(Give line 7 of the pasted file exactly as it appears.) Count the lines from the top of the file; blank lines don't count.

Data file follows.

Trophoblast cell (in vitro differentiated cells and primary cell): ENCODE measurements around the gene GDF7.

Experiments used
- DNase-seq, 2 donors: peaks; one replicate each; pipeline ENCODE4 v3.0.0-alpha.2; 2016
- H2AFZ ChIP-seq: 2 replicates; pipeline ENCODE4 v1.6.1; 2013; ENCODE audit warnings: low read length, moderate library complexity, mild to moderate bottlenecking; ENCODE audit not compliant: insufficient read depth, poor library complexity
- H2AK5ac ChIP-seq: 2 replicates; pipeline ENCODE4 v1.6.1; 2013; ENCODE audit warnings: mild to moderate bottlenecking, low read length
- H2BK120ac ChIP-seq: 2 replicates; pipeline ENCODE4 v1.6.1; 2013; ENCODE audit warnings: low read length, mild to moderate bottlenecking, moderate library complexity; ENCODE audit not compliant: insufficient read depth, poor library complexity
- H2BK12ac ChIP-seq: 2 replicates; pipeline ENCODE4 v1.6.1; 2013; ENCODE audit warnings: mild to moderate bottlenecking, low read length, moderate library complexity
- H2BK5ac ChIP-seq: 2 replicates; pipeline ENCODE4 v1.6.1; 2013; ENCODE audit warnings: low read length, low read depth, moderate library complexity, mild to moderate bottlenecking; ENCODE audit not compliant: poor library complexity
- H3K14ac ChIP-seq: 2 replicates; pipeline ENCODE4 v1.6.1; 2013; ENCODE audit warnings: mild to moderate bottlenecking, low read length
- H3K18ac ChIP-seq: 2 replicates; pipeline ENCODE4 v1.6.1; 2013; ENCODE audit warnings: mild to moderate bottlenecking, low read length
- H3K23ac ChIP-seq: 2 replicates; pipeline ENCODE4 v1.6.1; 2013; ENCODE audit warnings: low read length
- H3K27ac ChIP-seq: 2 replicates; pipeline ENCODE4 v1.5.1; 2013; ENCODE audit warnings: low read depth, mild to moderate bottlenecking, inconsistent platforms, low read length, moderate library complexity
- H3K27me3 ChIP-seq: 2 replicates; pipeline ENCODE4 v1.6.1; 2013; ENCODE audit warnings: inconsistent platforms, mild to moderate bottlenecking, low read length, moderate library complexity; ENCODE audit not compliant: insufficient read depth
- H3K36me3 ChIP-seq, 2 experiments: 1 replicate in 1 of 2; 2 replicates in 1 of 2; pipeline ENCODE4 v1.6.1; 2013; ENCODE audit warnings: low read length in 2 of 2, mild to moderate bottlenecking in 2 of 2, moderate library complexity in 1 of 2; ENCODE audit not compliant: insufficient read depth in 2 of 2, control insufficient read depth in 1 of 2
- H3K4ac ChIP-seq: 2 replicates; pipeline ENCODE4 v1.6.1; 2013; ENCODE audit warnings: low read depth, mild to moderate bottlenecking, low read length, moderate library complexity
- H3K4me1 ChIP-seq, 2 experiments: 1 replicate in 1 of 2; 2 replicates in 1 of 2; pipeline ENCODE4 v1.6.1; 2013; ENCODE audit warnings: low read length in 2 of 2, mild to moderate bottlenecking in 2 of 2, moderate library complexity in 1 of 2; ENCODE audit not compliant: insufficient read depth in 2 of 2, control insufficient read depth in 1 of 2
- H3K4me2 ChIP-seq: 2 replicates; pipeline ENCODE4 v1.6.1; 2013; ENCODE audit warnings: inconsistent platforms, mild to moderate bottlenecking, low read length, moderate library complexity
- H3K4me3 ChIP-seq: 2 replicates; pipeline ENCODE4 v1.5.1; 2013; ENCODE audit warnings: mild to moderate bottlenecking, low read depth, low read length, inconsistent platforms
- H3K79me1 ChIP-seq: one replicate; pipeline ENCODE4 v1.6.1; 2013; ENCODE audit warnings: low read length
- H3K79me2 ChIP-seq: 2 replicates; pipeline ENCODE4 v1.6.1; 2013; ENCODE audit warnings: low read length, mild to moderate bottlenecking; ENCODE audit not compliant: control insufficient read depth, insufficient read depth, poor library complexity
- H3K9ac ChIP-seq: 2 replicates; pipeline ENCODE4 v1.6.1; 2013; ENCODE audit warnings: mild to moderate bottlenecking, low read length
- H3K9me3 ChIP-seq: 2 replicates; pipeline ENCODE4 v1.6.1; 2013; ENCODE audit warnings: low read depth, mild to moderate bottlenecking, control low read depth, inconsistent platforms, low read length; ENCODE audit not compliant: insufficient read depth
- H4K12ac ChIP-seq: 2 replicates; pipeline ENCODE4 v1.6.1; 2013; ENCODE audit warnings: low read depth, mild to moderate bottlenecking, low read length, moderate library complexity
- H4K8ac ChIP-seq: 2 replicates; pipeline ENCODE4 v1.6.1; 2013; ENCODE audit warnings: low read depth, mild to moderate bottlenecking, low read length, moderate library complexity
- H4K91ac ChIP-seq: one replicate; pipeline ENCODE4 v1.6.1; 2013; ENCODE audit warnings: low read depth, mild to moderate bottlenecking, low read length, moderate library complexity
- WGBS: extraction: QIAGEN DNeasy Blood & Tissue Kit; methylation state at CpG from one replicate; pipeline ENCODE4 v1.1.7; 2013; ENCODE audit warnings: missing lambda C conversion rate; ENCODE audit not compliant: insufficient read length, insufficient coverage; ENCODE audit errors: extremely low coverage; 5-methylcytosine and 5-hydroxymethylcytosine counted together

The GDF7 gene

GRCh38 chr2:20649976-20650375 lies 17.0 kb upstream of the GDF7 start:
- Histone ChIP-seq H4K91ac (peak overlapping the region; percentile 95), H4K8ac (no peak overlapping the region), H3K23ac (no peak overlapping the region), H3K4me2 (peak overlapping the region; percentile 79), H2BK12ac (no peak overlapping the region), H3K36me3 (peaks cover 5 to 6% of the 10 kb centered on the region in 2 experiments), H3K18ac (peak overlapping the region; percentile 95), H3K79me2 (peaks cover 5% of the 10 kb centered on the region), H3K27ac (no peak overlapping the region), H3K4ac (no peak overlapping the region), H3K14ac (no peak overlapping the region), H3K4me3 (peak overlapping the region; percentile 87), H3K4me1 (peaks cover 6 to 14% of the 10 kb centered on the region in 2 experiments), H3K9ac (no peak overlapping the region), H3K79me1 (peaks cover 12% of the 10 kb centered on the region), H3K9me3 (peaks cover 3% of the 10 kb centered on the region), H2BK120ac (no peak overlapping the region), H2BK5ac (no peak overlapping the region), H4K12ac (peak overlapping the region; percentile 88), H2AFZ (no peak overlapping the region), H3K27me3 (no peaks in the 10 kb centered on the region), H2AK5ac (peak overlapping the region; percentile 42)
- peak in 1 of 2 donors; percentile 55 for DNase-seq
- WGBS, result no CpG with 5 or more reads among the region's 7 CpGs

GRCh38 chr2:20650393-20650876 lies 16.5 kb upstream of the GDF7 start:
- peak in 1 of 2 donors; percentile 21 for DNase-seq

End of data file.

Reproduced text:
- H2BK12ac ChIP-seq: 2 replicates; pipeline ENCODE4 v1.6.1; 2013; ENCODE audit warnings: mild to moderate bottlenecking, low read length, moderate library complexity